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Ramping up for solar jobs

SVCC starts worker training program in anticipation of big demand for installer positions

Mecklenburg trustees take look at shorter school day

Proposal calls for shaving minutes off daily schedule

Brewery makes plans to move to lakefront

Clarksville’s hometown craft brewery is moving to a lakeside location, with a planned opening in summer 2019.


Post 8 scrappy, with solid offense, pitching

Defensive miscues prove costly, but team able to get over shortcomings




‘The Last Supper’ comes to life on local stage / March 06, 2013
Once again the public is being presented with a gift of “The Last Supper.” The moving dramatization of Da Vinci’s famous painting, introduced to the area by Francis and Pauline Decker 31 years ago, has been staged in Clarksville every three years since. For the first time, the sacred drama will be presented outside of Clarksville at The Prizery, 700 Bruce Street, South Boston, on Sunday, March 24 and Tuesday, March 24 at 7:30.

Many of the men who portray the disciples have filled their roles multiple times, but Charlie Simmons, as director, and Willard “Moose” Yeates have taken part in all previous presentations. Yeates remembers when he was asked to play the part of Judas in the first production: “I didn’t want to do it. I wanted to help out with the production but I really wasn’t thrilled about portraying Judas. Over the years I have become more comfortable with the role and now I wouldn’t trade with any of the others.”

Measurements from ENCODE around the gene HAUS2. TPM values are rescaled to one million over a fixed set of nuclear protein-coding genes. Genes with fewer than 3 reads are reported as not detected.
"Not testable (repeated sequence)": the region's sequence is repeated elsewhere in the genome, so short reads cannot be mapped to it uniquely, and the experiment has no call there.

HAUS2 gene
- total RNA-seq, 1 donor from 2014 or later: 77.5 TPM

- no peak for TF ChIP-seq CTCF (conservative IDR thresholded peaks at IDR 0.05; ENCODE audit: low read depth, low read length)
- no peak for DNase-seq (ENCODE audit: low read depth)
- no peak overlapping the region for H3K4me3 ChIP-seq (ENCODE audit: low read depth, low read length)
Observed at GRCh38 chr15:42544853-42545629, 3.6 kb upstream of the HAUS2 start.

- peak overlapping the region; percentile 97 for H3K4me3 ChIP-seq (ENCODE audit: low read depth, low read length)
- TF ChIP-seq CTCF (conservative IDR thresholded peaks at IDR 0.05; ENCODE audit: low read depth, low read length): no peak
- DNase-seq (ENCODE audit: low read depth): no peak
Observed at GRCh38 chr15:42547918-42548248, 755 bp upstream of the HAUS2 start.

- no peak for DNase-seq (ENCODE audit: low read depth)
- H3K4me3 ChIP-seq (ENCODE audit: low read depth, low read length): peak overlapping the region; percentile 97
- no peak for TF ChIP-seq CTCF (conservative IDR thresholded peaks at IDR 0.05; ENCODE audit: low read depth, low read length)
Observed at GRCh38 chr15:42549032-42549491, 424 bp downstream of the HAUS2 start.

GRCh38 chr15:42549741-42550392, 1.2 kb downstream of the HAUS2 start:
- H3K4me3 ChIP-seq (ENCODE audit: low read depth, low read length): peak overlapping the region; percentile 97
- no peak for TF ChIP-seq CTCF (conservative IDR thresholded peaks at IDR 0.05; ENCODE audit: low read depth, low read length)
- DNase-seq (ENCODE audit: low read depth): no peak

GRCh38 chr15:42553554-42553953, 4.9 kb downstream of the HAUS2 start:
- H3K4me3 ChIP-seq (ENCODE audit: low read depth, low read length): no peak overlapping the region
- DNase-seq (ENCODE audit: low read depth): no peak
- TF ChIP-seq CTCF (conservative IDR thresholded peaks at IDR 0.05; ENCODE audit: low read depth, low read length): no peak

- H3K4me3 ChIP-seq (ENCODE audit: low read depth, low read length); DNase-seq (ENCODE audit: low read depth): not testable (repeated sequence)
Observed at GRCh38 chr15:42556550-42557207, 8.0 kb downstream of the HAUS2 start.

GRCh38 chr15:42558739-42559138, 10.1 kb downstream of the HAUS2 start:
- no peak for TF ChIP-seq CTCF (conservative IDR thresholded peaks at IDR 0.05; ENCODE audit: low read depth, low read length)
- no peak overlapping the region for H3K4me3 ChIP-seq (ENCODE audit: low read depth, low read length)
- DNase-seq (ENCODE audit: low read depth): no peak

Dramatization of famous paintings was a popular form of entertainment in the drawing rooms of the nineteenth century when attention to costuming detail and posing brought admiration from the audience. In “The Last Supper,” great care has been taken with the setting, costuming, and poses. However, unlike those earlier silent representations, the painting comes alive as each disciple breaks his pose and speaks as his character. describing his feelings when hearing Jesus say, “One of you will betray me.”

The only cast member not speaking, Lucas Glasscock, is seen as Jesus. Others who step out of the painting to speak are Leigh Felton, Mike Koch, Mike Cowley, Hugh Elliott, Kenny Carr, Joey Tucker, Steve Jones, Jerry Ramsey, Mike Haskett, Willard Yeates, Ronnie Owen and Richard Allen. New to the cast this year are Glasscock, Haskett and Carr.

Music adds to the sacred drama and the choir is made up of some of the best voices in the area, directed by Chris Jones, executive director of the Prizery in South Boston.

The Clarksville Community Players are proud to share this experience with the people of Halifax County this year, and there is no admission charge. This production is underwritten by Tri-County Gastroenterology of South Hill and Simmons & Associates Realty, Inc., in Clarksville. There are no reserved seats, but doors open at 7 p.m. prior to the 7:30 p.m. showing on Sunday, March 24, and Tuesday, March 26.

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